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From "J.Pietschmann" <>
Subject Re: [math] Complex dilemmas
Date Thu, 12 Jun 2003 18:34:23 GMT
Al Chou wrote:
> Cool reference, thanks.  Did you mean "study the source code"?

Yes, last time I looked it contained some entertaining remarks
in the comments, see
 From memory, the story was like
1. Implement FFT straightforwardly. It's slow.
2. Leverage the CPU L1 cache: reshuffle the data so that the
   data access is localized despite the FFT access pattern, and
   break up loops so that half of the L1 cache can hold the
   source and the other half the result of the calculations
   in the loop. It's still slow.
3. Oops, there are the FFT constants which should fit in the L1
   cache as well. Cut down and rearrange loops. It's still slow.
4. Take L1 cache organisation in account. If certain bits of
   the starting address of some data snippets are the same, the
   cache will allocate only a few lines for storing them, then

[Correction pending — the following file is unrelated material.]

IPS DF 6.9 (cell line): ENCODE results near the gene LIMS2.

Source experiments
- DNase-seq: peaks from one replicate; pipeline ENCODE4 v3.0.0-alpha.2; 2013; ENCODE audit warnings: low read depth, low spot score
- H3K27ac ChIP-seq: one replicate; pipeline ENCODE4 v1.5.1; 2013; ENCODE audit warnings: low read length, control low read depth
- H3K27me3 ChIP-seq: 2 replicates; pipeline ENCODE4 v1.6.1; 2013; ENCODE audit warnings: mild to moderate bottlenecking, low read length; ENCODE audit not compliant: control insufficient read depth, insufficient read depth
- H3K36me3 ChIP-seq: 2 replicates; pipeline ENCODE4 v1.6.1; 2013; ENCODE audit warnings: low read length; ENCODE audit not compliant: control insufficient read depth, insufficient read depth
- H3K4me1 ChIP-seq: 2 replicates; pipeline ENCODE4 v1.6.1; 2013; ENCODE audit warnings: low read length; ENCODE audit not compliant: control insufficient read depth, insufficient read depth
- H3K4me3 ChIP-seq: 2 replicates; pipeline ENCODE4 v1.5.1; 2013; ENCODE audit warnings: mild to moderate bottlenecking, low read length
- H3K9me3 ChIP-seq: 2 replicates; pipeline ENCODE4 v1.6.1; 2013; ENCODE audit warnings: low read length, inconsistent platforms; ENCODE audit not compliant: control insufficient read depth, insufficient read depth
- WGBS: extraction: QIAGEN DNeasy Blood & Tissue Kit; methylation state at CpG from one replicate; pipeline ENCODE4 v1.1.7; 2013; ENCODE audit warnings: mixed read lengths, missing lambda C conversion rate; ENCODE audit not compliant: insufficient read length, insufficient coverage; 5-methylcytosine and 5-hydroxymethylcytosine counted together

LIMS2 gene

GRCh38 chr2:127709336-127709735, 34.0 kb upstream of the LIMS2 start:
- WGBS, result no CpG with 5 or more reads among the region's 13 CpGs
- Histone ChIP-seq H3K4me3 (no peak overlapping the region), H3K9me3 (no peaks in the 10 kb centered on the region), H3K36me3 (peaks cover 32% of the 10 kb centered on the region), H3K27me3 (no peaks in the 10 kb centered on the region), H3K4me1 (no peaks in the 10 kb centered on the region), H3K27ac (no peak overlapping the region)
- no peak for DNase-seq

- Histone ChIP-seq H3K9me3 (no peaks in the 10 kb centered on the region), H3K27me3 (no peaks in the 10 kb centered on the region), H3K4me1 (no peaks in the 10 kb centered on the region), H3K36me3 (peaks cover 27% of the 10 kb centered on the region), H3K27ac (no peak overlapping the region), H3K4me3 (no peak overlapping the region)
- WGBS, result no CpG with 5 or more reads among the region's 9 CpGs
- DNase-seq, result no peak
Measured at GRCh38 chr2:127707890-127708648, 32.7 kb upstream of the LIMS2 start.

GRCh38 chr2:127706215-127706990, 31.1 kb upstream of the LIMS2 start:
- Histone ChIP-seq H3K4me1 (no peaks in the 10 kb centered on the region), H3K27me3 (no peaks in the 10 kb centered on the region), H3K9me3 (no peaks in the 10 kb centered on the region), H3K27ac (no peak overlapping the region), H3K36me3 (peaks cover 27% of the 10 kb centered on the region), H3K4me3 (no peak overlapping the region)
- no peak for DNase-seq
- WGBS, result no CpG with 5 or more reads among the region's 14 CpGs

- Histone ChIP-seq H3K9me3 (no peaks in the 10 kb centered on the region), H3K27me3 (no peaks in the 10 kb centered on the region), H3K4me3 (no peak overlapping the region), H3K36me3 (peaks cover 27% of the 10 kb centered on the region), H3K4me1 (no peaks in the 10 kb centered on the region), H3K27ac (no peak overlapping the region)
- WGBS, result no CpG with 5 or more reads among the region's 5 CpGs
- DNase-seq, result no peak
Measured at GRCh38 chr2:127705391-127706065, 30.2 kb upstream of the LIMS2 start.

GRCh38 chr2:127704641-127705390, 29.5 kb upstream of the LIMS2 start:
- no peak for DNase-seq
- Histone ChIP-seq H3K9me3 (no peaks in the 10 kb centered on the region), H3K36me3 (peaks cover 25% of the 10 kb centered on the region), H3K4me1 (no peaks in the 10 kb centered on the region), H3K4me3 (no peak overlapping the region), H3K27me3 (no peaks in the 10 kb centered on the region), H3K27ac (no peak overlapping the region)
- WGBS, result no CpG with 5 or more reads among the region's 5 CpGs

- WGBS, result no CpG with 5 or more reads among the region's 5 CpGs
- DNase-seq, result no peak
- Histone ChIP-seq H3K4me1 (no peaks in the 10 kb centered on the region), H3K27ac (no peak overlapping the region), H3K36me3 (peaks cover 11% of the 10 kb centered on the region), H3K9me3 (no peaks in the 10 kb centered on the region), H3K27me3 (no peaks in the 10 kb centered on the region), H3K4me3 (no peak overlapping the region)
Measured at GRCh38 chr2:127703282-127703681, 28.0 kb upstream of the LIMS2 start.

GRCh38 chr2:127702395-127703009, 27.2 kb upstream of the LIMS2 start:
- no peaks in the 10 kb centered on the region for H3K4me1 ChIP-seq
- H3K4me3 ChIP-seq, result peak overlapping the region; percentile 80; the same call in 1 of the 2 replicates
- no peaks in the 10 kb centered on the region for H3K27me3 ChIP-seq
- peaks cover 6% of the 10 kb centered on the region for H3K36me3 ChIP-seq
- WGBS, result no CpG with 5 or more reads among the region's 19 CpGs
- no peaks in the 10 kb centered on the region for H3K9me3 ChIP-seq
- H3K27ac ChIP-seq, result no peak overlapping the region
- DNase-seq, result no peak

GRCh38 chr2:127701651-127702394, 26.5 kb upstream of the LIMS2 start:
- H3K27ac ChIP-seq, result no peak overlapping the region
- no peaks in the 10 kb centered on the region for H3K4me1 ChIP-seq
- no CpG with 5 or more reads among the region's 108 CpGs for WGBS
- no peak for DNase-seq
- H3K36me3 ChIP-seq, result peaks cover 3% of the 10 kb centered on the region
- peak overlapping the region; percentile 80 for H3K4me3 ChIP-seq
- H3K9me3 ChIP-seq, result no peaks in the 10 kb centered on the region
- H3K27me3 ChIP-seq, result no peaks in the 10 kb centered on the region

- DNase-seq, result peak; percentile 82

start over with the first allocated line. Naturally, if a large
   continous array is loaded this will cause thrashing, even
   though there are still free lines. Introduce gaps to offset
   starts of cache lines so that the whole L1 cache can be
   leveraged. It's *still* slow.
5. Perhaps doing some tricks with early flushing dirty cache
   lines and other stuff, I don't quite remember.
6. Take L2 cache organization into account. Further reshuffling
   and introducing gaps. Write macros to generate the assembler
   code, because nobody can keep track of all the permutations
   without going insane.
   Beyond a certain size, it is *still* slow.
7. Remember the processor has a TLB, which maps the logical address
   space of the process into the physical RAM address space. As
   usual, thrashing happened, causing frequent reloads of mapping
   data from the main RAM which is both expensive in itself and
   swapped valuable data out of the L2 cache. Introduce large gaps
   in the data to avoid this.
   This was the *only* time I ever read about a non-kernel programmer
   having to take this into account.
This was from 1998 or so, and somewhat specific for the Pentium
architecture. More recent processors have larger caches and slightly
different cache organizations, in particular a L2 cache on chip,
there are changes in write back handling, there may be a L3 cache,
RAM access has become more important, and processors aquired SIMD
instructions which are now used.
Note that professional numeric libraries have to deal with similar
problems when it comes to handling large matrices.

Have fun!


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